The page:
It’s near impossible to overstate the influence 18 Months, and Harris himself, had on the way our biggest stars thought about crafting hits. Rihanna joined him on his level (Rihanna! That Rihanna!) as a featured artist on “We Found Love,” the decade’s best song, which appeared on her own album, Talk That Talk, the same year. That’s how big a presence he was in 2012. You couldn’t turn a corner without hearing a Calvin Harris song that year, and for years after, too. And you wouldn’t want to. Because what makes a Calvin Harris song so urgent is not just how expertly produced they are, or how simultaneously universal and precise their lyrics all are; it’s how evocative each one is. How big each feels in ambition and execution.
In the years since 18 Months, Harris has more frequently zigged (Funk Wav Bounces Vol. 1) where he easily could’ve retread (“Summer”). It hasn’t all been as pitch-perfect as the album that left his fingerprints all over the culture, but it’s all been for the betterment of pop.—Brennan Carley
Drake, Take Care
If the uneven and fractured Thank Me Later introduced Drake to the world, his second full-length album, Take Care, was something of a mission statement, the first coherent vision of what Aubrey wanted to accomplish during his time with us. From the first twinkle of piano on “Over My Dead Body,” the myth-making begins, and we get a very real sense of Drake’s interior life and who he might actually be: arrogant, relentless, crude, sometimes sneering, sensitive to a fault. The unswirling center of his own doomy solar system. Take Care painted Drake in edifying detail as someone who was tortured by his own self-awareness, who knew exactly what his critics thought about him and who wanted nothing more than to prove their assumptions wrong. And then—joke’s on all of us—he did just that. —Chris Gayomali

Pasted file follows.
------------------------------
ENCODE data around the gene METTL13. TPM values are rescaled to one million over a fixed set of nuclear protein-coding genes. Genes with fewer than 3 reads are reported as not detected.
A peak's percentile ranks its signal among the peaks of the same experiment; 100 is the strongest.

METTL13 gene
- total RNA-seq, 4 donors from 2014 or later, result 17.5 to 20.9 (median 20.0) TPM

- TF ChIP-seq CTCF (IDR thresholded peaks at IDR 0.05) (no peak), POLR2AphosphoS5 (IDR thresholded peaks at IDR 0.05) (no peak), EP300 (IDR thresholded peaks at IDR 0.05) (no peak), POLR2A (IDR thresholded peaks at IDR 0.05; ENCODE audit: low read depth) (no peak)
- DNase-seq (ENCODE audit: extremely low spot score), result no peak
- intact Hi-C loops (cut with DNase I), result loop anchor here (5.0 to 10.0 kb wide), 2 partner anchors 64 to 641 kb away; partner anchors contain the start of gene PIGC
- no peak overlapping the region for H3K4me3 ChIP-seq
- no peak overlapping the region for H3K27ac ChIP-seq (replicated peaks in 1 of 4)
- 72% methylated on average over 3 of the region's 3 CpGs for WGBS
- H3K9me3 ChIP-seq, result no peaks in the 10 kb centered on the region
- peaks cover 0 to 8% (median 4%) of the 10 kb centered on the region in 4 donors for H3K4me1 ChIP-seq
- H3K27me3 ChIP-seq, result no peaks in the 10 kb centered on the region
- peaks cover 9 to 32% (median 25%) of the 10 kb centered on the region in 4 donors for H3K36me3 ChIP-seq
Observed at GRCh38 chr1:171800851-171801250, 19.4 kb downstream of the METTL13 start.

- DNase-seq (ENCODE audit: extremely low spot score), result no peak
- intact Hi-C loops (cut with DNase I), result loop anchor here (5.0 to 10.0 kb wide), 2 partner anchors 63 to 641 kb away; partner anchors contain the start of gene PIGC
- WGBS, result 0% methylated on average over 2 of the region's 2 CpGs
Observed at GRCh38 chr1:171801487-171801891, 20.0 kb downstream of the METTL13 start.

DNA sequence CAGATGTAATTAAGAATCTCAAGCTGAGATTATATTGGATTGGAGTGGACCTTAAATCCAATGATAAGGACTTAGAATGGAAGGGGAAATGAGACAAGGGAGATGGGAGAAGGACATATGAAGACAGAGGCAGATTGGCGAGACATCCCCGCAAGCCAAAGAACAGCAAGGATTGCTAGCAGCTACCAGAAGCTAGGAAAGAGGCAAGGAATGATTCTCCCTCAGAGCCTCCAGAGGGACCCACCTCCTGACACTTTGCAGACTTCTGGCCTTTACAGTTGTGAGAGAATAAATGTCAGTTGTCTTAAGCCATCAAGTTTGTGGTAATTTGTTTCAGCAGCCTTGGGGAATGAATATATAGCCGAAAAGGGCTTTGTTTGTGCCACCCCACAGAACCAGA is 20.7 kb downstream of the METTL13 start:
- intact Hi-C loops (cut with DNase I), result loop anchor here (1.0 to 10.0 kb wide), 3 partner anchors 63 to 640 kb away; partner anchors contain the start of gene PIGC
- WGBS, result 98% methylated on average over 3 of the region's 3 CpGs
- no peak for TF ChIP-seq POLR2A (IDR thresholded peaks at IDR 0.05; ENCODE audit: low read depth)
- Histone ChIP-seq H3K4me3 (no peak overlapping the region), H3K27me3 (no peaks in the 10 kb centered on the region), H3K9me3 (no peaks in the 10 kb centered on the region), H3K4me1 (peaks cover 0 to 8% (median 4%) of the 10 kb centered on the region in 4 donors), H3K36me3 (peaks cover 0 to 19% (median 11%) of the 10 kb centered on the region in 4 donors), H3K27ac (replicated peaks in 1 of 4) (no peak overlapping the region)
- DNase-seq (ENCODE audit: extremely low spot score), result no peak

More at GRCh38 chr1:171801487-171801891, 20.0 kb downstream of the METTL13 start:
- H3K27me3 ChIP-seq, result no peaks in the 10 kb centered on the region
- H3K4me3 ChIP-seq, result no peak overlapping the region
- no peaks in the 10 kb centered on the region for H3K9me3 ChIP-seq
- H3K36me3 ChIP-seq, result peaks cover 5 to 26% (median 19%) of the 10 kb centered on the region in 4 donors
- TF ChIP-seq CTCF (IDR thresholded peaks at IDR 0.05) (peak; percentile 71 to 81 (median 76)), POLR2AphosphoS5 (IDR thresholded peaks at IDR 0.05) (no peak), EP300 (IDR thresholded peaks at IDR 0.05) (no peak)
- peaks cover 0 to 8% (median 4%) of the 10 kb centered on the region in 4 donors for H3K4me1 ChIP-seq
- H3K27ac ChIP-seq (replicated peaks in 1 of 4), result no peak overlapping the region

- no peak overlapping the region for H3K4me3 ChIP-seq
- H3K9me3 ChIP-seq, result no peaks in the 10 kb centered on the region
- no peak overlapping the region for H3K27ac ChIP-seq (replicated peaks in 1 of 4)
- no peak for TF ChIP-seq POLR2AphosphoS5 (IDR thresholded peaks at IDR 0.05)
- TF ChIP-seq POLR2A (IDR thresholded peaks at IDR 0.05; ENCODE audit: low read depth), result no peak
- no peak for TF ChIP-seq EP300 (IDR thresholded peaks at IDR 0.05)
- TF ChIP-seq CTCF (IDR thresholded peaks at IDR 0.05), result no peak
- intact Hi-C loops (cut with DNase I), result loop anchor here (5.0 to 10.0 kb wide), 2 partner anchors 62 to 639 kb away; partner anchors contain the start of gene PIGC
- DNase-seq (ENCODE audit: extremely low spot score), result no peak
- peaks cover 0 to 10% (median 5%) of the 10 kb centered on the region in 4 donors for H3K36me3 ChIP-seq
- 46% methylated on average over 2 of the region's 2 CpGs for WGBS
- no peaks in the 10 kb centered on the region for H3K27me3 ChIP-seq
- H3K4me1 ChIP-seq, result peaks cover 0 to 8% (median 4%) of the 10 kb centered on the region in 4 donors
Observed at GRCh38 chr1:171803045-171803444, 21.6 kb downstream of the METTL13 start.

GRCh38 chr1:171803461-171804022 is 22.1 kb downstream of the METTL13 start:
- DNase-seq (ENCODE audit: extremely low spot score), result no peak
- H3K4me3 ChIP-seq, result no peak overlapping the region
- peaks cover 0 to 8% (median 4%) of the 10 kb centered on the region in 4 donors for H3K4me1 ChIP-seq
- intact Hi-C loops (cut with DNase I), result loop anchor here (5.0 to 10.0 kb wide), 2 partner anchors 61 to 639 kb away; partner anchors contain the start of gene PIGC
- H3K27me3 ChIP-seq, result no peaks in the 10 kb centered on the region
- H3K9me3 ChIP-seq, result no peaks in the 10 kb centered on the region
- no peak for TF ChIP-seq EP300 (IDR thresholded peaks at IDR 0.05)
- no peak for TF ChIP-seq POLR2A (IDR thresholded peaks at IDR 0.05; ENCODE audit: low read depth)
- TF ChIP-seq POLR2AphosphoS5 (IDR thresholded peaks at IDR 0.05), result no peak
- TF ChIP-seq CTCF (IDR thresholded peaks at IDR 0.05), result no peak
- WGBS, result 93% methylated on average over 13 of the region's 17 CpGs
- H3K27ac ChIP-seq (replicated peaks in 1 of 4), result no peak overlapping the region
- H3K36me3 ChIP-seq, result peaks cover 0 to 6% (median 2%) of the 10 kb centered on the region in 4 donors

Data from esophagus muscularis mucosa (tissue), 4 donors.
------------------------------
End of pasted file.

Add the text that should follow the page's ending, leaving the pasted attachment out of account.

Chris Stapleton, Traveller
The story goes like this: with one explosive performance at the 2015 Country Music Awards, Chris Stapleton and his whiskey-soaked volcano of a voice saved true country music forever, wrenching control back from pop’s influence and the taut-denimed bros of honky tonk. A nice story, if not exactly true. The performance was arresting, and the symbolism rich, but Stapleton had long collected songwriting credits on pop country hits, some of them (Luke Bryan’s ”Drink A Beer”) the very type of song deemed responsible for slowly euthanizing the genre.